For most of us, if we think of it all, Shangri-la is but a mythical place hovering deftly within the elusive mists of time space. Writers wax poetic of its existence and movies enthrall us with its possibilities, but nowhere do we usually relate it to being other than in the Land of Myth. Myth, for many, means the realm of story, and story implies that it is not real.
So Shangri-la – a marvelous dream of possibility, even of a promised land, but not here, not now, not in the World of Reality. And even if by some freak chance it was here, then it definitely must be between those crazy mists, which anyone with any smarts knows are impossible to grasp (if you’ve ever lived in Ireland and trekked a good mist walk or two, you’ll know exactly what I mean). Either way, we the average Jean & Joe not known for being particularly adept at mist grasping won’t get to experience it in the here and now even if we wanted to, thank you very much. Or so we think.
But what is that image of Shangri-la?
Usually, especially when cast through book or film, it is an enchanted land, dusted with sunlight, soft breezes, lush green rolling hills, and a harmonious abundant life where everyone actually gets along. It often involves an arduous journey to find it. Think snowy passes midst high and impenetrable mountains, throw in a few Yetis, an avalanche or two, and you have the idea. And like any good story, it has more than one guardian at its gates, hence the Yeti, and of course, an arch villain. What would life be without one?
It speaks of a world in sync, a land that dances to a mutual inner rhythm, knows no boundaries to the heart, and effortlessly breathes an air of tranquil light. Because it ebbs and tides with ease, its creative abilities are unbounded, and so it is also a Land of Plenty.
Sounds good to me.
Curiously, the idea of Shangri-la has been wafting through the fabric of our world for quite some time, albeit under different names. Think the Garden of Eden, Shamballa, Heaven on Earth, even Paradise. Most are cast in the land of the unattainable, unless of course you grasp those gems between the lines. Many are cloaked within a spiritual quest and the prerequisite of divorcing oneself from the mundane, which by definition automatically implies that the world as we know it is at the very least, boring.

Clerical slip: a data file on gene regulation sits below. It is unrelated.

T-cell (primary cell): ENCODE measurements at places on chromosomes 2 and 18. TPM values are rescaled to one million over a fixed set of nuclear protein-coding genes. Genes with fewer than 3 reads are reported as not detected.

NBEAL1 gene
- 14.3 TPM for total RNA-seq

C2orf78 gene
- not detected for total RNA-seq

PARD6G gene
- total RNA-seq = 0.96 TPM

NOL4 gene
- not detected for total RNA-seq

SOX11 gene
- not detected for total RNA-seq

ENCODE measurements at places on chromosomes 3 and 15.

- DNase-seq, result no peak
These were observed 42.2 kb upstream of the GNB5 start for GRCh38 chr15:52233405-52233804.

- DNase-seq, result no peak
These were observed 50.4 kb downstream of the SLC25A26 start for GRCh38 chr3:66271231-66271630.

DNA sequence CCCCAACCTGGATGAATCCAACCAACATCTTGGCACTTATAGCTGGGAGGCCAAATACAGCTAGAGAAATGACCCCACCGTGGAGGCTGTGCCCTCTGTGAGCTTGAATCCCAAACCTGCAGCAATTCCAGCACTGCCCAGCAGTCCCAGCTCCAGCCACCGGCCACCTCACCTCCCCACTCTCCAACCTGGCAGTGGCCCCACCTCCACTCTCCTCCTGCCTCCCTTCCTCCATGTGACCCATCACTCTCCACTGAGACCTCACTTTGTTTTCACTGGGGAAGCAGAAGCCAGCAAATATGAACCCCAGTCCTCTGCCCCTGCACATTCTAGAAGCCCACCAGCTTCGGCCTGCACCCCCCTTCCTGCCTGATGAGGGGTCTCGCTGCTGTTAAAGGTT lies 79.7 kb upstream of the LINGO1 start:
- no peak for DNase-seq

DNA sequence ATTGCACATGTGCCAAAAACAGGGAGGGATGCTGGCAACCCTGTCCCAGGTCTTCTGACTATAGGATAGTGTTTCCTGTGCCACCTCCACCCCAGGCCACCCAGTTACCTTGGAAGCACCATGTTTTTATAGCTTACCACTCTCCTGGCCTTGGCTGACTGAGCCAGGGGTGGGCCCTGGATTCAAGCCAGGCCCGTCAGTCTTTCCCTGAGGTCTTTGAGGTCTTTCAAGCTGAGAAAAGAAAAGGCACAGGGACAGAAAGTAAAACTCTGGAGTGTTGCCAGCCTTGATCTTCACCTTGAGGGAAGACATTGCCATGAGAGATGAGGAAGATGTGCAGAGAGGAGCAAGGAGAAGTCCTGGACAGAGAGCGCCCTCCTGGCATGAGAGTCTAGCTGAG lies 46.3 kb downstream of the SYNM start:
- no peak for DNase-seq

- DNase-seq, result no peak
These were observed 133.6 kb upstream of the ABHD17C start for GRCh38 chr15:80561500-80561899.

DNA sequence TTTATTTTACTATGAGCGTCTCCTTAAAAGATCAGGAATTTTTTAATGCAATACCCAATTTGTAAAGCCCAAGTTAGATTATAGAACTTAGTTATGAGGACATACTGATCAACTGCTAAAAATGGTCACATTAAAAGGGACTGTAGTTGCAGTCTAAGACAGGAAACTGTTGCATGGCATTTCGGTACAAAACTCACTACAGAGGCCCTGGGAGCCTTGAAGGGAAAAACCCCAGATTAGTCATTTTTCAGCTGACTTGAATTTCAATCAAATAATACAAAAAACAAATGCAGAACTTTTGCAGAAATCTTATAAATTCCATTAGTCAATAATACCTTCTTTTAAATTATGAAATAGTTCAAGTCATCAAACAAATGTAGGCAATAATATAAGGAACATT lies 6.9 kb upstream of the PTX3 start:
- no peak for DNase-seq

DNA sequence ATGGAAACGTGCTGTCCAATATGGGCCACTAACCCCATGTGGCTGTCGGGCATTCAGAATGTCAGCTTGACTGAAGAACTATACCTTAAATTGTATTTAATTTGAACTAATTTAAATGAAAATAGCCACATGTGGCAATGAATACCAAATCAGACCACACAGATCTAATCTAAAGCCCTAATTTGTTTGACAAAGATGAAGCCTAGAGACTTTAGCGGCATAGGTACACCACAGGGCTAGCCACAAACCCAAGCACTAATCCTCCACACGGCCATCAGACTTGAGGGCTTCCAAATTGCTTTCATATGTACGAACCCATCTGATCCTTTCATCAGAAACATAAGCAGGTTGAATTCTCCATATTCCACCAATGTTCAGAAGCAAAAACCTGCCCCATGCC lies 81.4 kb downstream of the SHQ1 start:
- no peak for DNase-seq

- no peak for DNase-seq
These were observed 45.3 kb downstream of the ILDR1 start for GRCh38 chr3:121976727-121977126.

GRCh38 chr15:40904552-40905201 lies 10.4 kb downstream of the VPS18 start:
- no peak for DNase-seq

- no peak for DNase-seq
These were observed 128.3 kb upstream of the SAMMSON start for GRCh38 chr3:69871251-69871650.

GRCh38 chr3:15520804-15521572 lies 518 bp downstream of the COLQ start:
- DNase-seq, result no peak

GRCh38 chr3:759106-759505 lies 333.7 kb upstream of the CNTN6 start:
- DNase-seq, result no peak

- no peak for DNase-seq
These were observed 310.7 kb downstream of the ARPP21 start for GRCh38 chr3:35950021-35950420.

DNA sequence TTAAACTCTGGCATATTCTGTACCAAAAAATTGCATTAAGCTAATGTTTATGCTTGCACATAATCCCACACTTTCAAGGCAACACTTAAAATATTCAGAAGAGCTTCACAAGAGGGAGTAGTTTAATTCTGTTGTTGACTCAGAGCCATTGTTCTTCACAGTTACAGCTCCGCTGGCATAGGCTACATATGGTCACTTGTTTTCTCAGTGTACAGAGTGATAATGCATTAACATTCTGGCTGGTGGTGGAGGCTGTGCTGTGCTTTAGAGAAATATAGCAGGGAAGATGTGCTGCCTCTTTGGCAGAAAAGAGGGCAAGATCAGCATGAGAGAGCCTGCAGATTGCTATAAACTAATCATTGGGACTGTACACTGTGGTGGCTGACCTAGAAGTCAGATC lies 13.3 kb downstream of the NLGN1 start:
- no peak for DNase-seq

Another thread of that same theme is that you can’t get there from where you are, a koan if ever there was one. So change becomes a must, transformation a necessity, and enlightenment the ultimate goal, wherever you end up being when it happens. I’m picturing big fluffy white clouds midst a starry sky with a filigreed gate. No, not really.
All seem to be mysteriously etched in gold fire along the journey we call, life, which is another way of saying that perhaps they’re messengers, or maybe even keys. Why else would we secretly covet that dream of an idea in the depth of our hearts if we or someone somewhere wasn’t trying to tell us something? Like a honing device, or a heartbeat. If you think I’m kidding about the coveting part, ponder the number of hotels there are in the world called Shangri-la or the amount of ads circulating that encourage us to walk the beaches of Paradise, the restaurants named Peaceful Garden, or those retreat spas entitled A Touch of Heaven, and then there’s that wonderful town in Australia named, wait for it, Eden. Clearly on some level we like the idea.
But do we believe in it enough, do we want it enough, to make it real? And if we did, what would it look like?
More on this in the next segment… Aliana